I have just finished making our son’s bed and finished it off with the obligatory act of tucking his teddy bear into bed. James’ bear is aptly known as ‘Bear Bear’ who was given to him by a friend of ours when James was born. We can already see at the grand age of 2 years old, Bear Bear already plays an important role in James’ life; being a comfort is Bear Bear’s primary role and when James is upset, he cuddles his bear like any other child would. Bear Bear naturally has his own personality and I feel it is a mischievous one. James channels a little personality from within himself, down his arm and into Bear Bear- giving the teddy a voice, thoughts and actions- mostly which are being thrown up into the air and landing face down (I’m still referring to the bear here!). Our teddy bears are so personal to us. When looking into their little bear’s button, glass or embroidered eyes, through a child’s own eyes, they see unconditional love and forever friendship. My mum still has her gorgeous bear which is so thread bare, it lives in a silk bag but those eyes still look out brightly, friendly and forever young.
Naturally with having 200 children boarding, we are surrounded by bears, each with their own little personality. These many teddy bears have been thoughtfully placed into their own cosy little area somewhere on the bed. Some are tucked up, some live under the duvet (the boys’ bears mostly), but most sit next to or on the pillow. Nevertheless, they all wait for their human to return, to listen to their day and to continue sharing an eternal and unspoken love. Anyone reading this will think of their own bear and most probably will be able to recall child hood imaginaries of their own toys being enchanted and coming to life once we left the room. The charm and enthralling life of a toy without a human around has been brought to life thanks to Jims Henson’s ‘The Secret Life of Toys’ of the 90s or the very current Toy Story 3 (2010) and The Lego®Movie (2014). These creations keep the child within us believe that even as adults, our toys really do come to life once we have left the room!
So this leads me to share with you a very sweet story that epitomises the magic that boarding can captivate. Cece Worsley who is in the Fours has a beautiful bear called Roly. He is officially 55 years old and every morning he rests his weary fluffy self on Cece’s bed. This old yet young at heart bear has no ordinary life and certainly won’t be found under the duvet or staring up at the ceiling! Roly first belonged to Cece’s dad’s cousin, James, who decided he was too old for bears, and so left him at their granny’s house and where Cece’s dad (Charles) took him on as a lifelong friend, (Roly still has a very faded name tag saying ‘Charles Worsley’). Roly then went to Cottesmore school with Charles (Cece’s daddy), and then lived on his old bed at Cece’s grandparent’s house. It was then when Cece, aged three, lost her special rabbit that Charles gave her Roly to cheer her up. I must say Roly looks like an educated bear and one that needs the old ‘fluff’ matter going. So that must be why every morning Cece puts a book out in front of him to read and there he will stay, sitting up and ‘reading’ his favourite fairy tales until the end of the day.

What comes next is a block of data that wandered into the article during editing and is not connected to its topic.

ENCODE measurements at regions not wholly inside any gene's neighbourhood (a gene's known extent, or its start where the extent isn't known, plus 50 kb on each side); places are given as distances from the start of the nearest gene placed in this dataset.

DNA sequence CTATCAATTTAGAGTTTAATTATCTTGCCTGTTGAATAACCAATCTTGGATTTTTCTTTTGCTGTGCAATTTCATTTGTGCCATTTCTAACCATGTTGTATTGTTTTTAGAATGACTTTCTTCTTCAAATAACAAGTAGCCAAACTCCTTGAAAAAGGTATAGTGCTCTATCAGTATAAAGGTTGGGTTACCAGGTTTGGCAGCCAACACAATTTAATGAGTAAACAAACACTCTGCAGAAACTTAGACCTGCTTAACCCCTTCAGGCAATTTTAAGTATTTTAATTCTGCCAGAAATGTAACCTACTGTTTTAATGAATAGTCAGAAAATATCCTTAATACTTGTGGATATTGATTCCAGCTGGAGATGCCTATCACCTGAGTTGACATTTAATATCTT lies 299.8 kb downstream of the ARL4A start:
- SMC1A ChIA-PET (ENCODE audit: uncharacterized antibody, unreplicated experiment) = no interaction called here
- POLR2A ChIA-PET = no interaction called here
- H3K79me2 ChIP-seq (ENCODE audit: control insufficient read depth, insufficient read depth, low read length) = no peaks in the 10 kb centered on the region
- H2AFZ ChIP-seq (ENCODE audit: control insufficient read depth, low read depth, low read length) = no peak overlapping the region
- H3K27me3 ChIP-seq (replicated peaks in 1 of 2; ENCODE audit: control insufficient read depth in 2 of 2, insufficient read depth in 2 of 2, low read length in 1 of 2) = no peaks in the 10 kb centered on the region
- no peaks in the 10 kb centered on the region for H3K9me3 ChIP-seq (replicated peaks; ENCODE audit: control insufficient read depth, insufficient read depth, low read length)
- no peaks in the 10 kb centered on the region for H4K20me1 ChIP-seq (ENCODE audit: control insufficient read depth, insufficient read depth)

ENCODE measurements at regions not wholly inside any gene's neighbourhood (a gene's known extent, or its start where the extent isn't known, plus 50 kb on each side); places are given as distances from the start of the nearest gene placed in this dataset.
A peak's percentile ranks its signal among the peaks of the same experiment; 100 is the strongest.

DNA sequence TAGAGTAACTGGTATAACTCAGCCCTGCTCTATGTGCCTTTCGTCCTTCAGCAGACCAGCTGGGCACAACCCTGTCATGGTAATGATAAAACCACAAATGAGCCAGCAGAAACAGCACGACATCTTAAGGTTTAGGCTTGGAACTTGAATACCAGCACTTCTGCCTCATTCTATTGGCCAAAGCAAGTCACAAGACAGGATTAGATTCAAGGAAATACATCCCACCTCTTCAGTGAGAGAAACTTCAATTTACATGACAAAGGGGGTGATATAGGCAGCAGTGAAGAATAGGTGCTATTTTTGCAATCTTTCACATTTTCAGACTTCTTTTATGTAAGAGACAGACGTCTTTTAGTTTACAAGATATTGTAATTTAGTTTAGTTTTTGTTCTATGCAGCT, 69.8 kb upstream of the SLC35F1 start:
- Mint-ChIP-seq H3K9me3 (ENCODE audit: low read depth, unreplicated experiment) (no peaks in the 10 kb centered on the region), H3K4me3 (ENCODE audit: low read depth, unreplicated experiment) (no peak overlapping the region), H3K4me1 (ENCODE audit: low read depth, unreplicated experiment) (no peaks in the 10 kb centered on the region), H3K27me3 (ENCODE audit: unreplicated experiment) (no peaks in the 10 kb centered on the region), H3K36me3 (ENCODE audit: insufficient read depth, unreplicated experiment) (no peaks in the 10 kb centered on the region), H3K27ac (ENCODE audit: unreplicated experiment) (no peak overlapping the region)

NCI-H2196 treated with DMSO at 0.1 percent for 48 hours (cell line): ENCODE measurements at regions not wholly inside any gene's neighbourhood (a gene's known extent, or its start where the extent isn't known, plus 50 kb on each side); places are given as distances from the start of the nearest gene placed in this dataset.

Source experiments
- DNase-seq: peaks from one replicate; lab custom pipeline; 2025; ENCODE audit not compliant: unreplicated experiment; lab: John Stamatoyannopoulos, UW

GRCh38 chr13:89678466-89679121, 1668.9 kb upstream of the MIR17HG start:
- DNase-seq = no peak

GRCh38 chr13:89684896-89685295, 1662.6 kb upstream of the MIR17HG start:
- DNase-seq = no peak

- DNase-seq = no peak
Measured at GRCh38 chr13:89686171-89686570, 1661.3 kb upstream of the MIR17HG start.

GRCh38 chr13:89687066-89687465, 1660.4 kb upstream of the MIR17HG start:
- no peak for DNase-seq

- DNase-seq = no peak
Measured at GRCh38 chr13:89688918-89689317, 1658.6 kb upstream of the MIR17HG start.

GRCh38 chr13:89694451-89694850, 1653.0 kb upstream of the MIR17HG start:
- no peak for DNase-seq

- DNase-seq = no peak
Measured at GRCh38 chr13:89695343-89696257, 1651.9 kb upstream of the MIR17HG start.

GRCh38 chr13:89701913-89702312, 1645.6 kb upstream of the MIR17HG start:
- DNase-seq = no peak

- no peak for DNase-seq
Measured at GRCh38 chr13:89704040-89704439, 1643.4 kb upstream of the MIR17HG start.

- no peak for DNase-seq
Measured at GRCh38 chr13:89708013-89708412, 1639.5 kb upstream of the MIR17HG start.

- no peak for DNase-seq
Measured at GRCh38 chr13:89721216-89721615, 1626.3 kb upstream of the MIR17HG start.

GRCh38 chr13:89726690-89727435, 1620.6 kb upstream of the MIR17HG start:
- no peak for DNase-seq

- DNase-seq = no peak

Roly sitting on Cece’s bed in Orange Dorm (Girls Boarding House)
Roly must have a lot of memories to fluff over and because he is an experienced boarder, life as a boarding bear naturally comes easy to him. So that must be why he is ‘head bear’ of the orange dorm and keeps an eye on all the other young bears while the girls are out for the day. That is how Roly Bear has found his way, aged 55, sitting on Cece’s bed, reading about heroes’ and heroines’ adventures. Today you’ll find him wearing a rather fetching white dressing gown with pink pyjama bottoms and sleeping next to a picture of himself in a tux! If he or any of the other bears could talk, I wonder what they will say and what happens during the day for them? We will never know but I know a little girl who could write up an adventure or two about ‘The Secret Life of the Boarding Bears’.
But in the meantime, this poem says it all-
My Teddy Bear
He sits upon his pillowed throne
A joyous smile upon his face.
And though his ears may seem outgrown
He carries them with pride and grace.
He’s never cross or quick to carp
A friend in need is he to me.
When human tongues are mean and sharp
My teddy gives me sympathy.
To him I always bare my soul
He lifts me when I’m feeling low.
And when I brag and miss my goal
He never says, ‘I told you so.’
My friends may titter gleefully
And some may tease, but I don’t care.
I hope that I will never be
Too old to love my Teddy Bear.
Jeffrey S Foreman
The New York Times